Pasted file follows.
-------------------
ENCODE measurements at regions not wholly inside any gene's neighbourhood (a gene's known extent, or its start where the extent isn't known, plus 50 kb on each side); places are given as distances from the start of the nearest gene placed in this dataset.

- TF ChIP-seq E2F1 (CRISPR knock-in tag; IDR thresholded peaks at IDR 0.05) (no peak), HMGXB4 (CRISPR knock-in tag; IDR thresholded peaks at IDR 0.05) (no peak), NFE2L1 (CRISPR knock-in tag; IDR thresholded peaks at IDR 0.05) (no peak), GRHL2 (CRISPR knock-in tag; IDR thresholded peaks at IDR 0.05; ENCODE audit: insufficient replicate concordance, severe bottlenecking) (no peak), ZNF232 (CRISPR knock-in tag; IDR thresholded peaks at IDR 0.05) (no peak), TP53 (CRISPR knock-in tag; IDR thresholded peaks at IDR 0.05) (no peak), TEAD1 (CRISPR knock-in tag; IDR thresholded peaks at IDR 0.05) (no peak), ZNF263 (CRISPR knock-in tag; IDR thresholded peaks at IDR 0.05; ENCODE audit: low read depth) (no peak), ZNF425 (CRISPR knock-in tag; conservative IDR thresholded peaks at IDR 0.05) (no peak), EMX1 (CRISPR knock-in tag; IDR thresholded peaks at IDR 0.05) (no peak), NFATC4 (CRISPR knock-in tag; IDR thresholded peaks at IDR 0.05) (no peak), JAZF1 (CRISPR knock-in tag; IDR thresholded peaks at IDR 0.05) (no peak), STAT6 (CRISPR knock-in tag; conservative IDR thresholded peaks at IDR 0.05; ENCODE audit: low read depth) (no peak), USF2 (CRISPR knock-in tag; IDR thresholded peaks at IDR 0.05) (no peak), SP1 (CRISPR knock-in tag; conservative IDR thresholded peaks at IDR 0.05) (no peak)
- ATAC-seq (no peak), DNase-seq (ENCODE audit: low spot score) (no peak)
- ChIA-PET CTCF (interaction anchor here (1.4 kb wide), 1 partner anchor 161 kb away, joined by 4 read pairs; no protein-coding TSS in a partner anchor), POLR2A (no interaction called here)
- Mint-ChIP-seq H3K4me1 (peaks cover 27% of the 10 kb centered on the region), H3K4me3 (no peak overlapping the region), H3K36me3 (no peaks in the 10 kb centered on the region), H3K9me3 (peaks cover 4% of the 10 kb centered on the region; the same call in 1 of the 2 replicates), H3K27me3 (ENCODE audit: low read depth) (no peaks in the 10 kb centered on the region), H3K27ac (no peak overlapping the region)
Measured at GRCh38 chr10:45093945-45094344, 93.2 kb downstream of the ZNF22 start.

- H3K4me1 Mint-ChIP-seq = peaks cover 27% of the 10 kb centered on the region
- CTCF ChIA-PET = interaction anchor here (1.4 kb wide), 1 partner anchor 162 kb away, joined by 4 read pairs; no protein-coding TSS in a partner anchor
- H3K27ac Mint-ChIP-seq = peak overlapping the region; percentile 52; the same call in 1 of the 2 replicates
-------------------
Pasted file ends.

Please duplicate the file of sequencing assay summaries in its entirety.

ENCODE measurements at regions not wholly inside any gene's neighbourhood (a gene's known extent, or its start where the extent isn't known, plus 50 kb on each side); places are given as distances from the start of the nearest gene placed in this dataset.

- TF ChIP-seq E2F1 (CRISPR knock-in tag; IDR thresholded peaks at IDR 0.05) (no peak), HMGXB4 (CRISPR knock-in tag; IDR thresholded peaks at IDR 0.05) (no peak), NFE2L1 (CRISPR knock-in tag; IDR thresholded peaks at IDR 0.05) (no peak), GRHL2 (CRISPR knock-in tag; IDR thresholded peaks at IDR 0.05; ENCODE audit: insufficient replicate concordance, severe bottlenecking) (no peak), ZNF232 (CRISPR knock-in tag; IDR thresholded peaks at IDR 0.05) (no peak), TP53 (CRISPR knock-in tag; IDR thresholded peaks at IDR 0.05) (no peak), TEAD1 (CRISPR knock-in tag; IDR thresholded peaks at IDR 0.05) (no peak), ZNF263 (CRISPR knock-in tag; IDR thresholded peaks at IDR 0.05; ENCODE audit: low read depth) (no peak), ZNF425 (CRISPR knock-in tag; conservative IDR thresholded peaks at IDR 0.05) (no peak), EMX1 (CRISPR knock-in tag; IDR thresholded peaks at IDR 0.05) (no peak), NFATC4 (CRISPR knock-in tag; IDR thresholded peaks at IDR 0.05) (no peak), JAZF1 (CRISPR knock-in tag; IDR thresholded peaks at IDR 0.05) (no peak), STAT6 (CRISPR knock-in tag; conservative IDR thresholded peaks at IDR 0.05; ENCODE audit: low read depth) (no peak), USF2 (CRISPR knock-in tag; IDR thresholded peaks at IDR 0.05) (no peak), SP1 (CRISPR knock-in tag; conservative IDR thresholded peaks at IDR 0.05) (no peak)
- ATAC-seq (no peak), DNase-seq (ENCODE audit: low spot score) (no peak)
- ChIA-PET CTCF (interaction anchor here (1.4 kb wide), 1 partner anchor 161 kb away, joined by 4 read pairs; no protein-coding TSS in a partner anchor), POLR2A (no interaction called here)
- Mint-ChIP-seq H3K4me1 (peaks cover 27% of the 10 kb centered on the region), H3K4me3 (no peak overlapping the region), H3K36me3 (no peaks in the 10 kb centered on the region), H3K9me3 (peaks cover 4% of the 10 kb centered on the region; the same call in 1 of the 2 replicates), H3K27me3 (ENCODE audit: low read depth) (no peaks in the 10 kb centered on the region), H3K27ac (no peak overlapping the region)
Measured at GRCh38 chr10:45093945-45094344, 93.2 kb downstream of the ZNF22 start.

- H3K4me1 Mint-ChIP-seq = peaks cover 27% of the 10 kb centered on the region
- CTCF ChIA-PET = interaction anchor here (1.4 kb wide), 1 partner anchor 162 kb away, joined by 4 read pairs; no protein-coding TSS in a partner anchor
- H3K27ac Mint-ChIP-seq = peak overlapping the region; percentile 52; the same call in 1 of the 2 replicates